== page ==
6. Very common in Thailand. One of the varieties that we grow is just for the growing tips but all the varieties we tried are very good and also nutritious. We harvest the tender young growing tips from the vines before they start to toughen up - used raw or in stir fried dishes.
  7. Very popular flavor in Thailand.... they also sell quite a few other unusual Lay’s flavors there - crab curry, green curry, sweet basil, prawn, etc.... Not to my liking...
  8. Not too late for either carrots or scallions. Carrots should be direct seeded since they do not transplant well. The seeds take quite a while to germinate. They should be kept moist while awaiting germination - we water lightly at least once a day during the summer until we see them germinate. This makes summertime carrot growing a little more challenging than springtime plantings. Thinning is important and we found that clipping the crowded starts with scissors instead of pulling them up works best as it does not disrupt the roots of the starts left in the ground. The young tender thinnings (leaves) are tasty addition to salads. Scallions can be started in cell flats and transplanted or direct seeded. We try to start as many seeds as we can in cell flats because it gives us more control and we can keep a closer eye on things in addition to utilizing the precious garden bed space as efficiently as we can with spacing and succession plantings. Happy growing!
  9. Doesn't have to be a whole potato. Seed potatoes are often cut into pieces which have at least 3 or 4 "eyes" which are the points from which the plant sprouts. Cutting seed potato can increase the chances of soil born diseases attacking the seed so they are often cured and/or treated before planting.
  10. Yup...... But seed potatoes have not been treated with any sprout inhibitors like most grocery store potatoes. Seed potatoes are also tested for disease so you can be more certain they are disease free. Volunteer plants from last season that sprout or using uncertified seed can bring in late blight which was the potato disease of the Irish potato famine. Certified seed potatoes should be the ONLY seed potatoes planted in gardens.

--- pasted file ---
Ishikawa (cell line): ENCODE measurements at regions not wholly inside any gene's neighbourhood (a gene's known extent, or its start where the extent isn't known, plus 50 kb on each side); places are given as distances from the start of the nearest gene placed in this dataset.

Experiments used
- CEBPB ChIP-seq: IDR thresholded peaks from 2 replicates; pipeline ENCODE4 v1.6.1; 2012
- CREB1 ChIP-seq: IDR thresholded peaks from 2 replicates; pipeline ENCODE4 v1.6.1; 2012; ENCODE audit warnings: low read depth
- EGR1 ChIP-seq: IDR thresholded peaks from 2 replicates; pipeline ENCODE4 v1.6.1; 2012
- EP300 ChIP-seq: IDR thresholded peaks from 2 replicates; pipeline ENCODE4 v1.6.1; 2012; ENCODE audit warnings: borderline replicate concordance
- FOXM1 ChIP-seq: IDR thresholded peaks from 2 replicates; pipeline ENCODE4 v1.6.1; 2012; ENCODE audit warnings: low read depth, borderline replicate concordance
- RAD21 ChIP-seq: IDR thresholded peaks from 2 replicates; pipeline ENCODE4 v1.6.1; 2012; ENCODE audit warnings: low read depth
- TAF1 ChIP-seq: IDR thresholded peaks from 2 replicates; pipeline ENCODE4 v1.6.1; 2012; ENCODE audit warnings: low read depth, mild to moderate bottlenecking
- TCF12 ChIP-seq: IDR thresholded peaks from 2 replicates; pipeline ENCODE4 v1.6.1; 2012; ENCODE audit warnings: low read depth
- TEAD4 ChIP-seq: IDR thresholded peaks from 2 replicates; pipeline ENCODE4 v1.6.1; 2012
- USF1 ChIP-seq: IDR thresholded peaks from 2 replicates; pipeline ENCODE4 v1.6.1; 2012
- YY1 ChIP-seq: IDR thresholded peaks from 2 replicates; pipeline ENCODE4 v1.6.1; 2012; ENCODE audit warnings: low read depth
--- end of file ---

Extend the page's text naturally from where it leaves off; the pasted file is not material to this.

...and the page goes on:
11. Alpine Wurst and Meat House.... Great sausages and some of the best liverwurst I have ever had!
  12. Basil, collards, kale, carrots, beets, chard, summer lettuce can all be planted now but beans are a great crop to plant now and are a good crop to follow lettuce and other greens.
  13. Just saw this...... This was Chandler, the largest variety we usually grow. Good yielder but more susceptible to diseases than other varieties. Strawberry season is just finishing up for us. Last batch of jam made last night. Time to renovate the patch for a more abundant harvest next year!
  14. If you want to harvest them as thin skinned “new” potatoes you can start when flowers appear. Yields will be smaller than if you let them go to maturity. You can harvest some new potatoes from the outskirts of the plants and pack the soil back leaving the other tubers to further mature. When you want to let them mature into main crop potatoes let them grow until the foliage yellows and dies back. After dieback you should not harvest for a couple of weeks if you want the skin to toughen up for better storage. This advice is based on my experiences with potatoes grown in the ground. I have never grown any in buckets.